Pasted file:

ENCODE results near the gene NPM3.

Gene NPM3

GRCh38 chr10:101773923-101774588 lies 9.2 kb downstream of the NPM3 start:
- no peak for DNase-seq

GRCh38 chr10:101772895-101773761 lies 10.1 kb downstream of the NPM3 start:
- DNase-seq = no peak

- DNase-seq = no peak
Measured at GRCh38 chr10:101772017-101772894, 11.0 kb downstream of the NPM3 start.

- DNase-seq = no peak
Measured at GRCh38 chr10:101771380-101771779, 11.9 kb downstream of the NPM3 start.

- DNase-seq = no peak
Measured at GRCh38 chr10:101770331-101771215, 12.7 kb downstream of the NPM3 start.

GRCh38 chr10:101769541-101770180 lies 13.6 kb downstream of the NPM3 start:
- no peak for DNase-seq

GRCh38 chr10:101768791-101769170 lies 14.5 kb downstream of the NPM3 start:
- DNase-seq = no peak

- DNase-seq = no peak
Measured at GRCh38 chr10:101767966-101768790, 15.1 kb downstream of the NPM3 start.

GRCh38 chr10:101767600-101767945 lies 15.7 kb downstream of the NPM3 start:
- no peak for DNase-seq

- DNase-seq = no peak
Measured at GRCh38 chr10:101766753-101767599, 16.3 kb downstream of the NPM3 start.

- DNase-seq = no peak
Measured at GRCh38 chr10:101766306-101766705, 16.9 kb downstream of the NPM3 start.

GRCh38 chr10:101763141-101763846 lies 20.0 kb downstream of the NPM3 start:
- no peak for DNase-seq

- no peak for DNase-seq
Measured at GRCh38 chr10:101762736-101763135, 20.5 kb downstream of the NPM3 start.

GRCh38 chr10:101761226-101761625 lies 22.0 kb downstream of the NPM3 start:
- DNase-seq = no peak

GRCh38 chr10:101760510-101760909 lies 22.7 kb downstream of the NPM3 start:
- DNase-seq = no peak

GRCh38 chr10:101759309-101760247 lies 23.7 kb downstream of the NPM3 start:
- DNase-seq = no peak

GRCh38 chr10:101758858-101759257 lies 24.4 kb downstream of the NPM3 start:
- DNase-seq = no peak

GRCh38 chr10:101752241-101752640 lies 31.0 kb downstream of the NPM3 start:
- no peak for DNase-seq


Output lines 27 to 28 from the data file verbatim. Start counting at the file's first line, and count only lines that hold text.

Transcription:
- no peak for DNase-seq
Measured at GRCh38 chr10:101762736-101763135, 20.5 kb downstream of the NPM3 start.